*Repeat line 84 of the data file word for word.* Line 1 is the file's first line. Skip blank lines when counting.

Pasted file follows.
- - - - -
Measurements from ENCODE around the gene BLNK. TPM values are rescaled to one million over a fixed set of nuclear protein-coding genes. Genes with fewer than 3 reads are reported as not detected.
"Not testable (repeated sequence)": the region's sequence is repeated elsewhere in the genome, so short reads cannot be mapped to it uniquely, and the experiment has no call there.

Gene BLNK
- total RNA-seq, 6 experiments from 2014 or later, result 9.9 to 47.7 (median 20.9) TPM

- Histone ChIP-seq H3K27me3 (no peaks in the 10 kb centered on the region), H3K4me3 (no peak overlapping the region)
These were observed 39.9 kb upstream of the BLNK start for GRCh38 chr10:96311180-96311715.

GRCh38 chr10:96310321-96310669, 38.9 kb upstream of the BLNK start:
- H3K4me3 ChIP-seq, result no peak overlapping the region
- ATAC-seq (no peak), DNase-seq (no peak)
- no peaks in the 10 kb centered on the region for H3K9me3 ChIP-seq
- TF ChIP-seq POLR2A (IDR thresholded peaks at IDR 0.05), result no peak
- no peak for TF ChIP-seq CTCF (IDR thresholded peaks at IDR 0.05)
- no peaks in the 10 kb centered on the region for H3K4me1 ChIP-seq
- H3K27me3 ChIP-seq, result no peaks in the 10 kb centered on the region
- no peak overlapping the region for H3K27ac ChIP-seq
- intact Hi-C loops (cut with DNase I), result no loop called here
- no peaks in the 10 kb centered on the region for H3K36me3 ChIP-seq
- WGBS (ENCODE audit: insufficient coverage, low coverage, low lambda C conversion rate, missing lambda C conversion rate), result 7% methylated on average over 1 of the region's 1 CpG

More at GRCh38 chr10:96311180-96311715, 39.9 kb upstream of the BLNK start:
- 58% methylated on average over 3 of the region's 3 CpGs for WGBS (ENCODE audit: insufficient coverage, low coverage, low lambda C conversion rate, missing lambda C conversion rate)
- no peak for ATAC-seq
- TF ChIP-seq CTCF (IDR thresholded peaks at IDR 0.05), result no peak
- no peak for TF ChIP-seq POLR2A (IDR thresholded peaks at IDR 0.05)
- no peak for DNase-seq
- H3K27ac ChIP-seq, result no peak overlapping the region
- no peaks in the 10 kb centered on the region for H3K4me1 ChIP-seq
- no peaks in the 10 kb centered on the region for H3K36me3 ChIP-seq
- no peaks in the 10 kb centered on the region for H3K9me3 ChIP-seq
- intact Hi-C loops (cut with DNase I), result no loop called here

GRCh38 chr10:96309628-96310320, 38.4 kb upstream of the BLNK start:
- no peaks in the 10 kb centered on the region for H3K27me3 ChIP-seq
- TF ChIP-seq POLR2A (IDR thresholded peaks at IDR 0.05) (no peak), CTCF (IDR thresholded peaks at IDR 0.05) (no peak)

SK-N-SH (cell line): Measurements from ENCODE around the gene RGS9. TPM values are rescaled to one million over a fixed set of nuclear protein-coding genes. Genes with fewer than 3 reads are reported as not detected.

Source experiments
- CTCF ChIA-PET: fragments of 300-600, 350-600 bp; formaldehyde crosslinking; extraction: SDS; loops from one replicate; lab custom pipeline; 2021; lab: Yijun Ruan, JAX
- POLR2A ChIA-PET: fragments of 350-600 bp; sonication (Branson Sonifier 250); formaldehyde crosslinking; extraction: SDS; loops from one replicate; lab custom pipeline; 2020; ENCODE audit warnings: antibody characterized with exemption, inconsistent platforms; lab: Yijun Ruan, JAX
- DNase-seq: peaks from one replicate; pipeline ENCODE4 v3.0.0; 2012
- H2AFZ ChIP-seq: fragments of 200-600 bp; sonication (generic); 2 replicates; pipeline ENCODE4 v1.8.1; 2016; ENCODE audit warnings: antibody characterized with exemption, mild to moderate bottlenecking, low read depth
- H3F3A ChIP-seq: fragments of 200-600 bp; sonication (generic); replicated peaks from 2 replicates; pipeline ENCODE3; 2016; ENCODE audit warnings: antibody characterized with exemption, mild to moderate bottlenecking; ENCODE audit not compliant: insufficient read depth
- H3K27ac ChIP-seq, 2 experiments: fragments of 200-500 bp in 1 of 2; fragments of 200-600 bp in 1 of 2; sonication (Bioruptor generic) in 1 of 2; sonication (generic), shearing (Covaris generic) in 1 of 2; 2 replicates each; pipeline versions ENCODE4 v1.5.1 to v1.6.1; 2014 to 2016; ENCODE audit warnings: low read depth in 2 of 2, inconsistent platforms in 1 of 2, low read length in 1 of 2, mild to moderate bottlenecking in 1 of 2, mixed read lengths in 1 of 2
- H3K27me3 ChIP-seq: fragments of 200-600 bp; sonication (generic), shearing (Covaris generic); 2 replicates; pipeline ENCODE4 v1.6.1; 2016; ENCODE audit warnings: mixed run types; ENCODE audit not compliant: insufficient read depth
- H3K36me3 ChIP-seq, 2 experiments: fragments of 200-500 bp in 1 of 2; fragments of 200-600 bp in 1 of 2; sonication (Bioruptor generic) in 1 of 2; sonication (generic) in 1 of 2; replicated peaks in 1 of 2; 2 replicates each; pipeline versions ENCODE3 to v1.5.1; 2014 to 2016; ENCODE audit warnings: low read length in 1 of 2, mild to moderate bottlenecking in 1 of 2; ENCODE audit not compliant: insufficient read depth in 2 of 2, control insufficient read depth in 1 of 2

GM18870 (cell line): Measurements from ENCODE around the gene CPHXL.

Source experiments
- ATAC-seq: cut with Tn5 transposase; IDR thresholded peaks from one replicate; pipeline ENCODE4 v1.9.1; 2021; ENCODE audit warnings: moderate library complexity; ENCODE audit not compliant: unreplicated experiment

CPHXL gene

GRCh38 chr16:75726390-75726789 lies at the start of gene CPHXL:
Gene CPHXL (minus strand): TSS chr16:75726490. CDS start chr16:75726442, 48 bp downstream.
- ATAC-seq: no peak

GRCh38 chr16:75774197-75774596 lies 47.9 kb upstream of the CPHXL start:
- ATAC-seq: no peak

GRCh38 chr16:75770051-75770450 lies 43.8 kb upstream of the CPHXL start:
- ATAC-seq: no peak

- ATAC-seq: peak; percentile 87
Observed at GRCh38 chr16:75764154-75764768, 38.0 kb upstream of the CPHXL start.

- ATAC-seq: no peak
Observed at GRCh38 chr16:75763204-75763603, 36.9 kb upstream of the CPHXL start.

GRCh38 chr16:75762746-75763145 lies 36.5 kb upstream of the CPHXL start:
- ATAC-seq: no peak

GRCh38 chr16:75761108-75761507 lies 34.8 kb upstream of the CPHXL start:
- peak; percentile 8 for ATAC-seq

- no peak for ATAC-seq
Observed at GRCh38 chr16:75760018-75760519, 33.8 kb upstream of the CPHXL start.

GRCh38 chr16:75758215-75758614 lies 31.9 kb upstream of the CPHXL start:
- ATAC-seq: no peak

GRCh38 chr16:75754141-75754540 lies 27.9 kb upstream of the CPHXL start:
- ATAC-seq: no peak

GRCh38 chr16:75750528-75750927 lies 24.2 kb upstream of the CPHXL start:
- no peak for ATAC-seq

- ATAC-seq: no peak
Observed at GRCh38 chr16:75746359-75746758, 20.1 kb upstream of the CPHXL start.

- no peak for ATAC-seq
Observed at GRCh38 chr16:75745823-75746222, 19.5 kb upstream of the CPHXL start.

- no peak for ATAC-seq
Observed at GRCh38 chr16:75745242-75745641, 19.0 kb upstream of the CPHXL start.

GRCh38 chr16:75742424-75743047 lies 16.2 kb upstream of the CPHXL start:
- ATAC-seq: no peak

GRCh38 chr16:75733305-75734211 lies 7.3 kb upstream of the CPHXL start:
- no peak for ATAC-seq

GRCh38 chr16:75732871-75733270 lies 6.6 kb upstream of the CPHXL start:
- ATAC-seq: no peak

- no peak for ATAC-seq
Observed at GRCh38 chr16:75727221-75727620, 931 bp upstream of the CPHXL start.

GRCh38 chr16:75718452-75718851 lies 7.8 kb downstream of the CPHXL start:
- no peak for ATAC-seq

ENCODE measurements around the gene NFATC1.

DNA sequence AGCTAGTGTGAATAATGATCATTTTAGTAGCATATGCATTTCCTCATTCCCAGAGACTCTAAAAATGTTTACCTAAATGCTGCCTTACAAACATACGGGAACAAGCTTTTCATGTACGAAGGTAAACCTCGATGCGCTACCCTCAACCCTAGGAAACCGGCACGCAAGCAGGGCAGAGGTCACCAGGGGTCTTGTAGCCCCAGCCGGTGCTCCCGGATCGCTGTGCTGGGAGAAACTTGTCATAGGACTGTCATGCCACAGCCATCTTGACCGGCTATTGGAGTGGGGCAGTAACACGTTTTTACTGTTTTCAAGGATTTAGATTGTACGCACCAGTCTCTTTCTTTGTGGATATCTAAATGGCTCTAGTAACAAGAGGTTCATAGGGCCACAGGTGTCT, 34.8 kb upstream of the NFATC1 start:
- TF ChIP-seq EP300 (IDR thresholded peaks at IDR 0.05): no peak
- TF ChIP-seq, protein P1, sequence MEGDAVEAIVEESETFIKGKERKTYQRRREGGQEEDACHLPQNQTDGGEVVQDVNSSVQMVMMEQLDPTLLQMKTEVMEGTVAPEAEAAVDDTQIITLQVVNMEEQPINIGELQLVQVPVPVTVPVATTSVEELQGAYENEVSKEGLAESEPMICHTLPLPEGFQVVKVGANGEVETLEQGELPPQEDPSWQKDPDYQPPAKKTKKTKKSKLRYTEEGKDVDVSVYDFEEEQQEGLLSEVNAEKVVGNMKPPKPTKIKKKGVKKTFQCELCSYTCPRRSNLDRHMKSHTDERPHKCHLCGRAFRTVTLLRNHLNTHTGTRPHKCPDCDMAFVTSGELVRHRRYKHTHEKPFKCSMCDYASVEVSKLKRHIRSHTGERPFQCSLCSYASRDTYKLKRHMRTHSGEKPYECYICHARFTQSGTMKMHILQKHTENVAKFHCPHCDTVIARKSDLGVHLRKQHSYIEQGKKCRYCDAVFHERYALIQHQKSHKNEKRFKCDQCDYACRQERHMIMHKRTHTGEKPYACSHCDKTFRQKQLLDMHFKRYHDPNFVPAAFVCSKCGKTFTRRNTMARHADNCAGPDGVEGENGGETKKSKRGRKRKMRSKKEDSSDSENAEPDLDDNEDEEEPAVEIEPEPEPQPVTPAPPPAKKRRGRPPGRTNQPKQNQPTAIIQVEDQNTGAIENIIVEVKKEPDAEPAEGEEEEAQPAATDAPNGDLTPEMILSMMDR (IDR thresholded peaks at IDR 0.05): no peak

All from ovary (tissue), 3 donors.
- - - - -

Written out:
GRCh38 chr16:75718452-75718851 lies 7.8 kb downstream of the CPHXL start: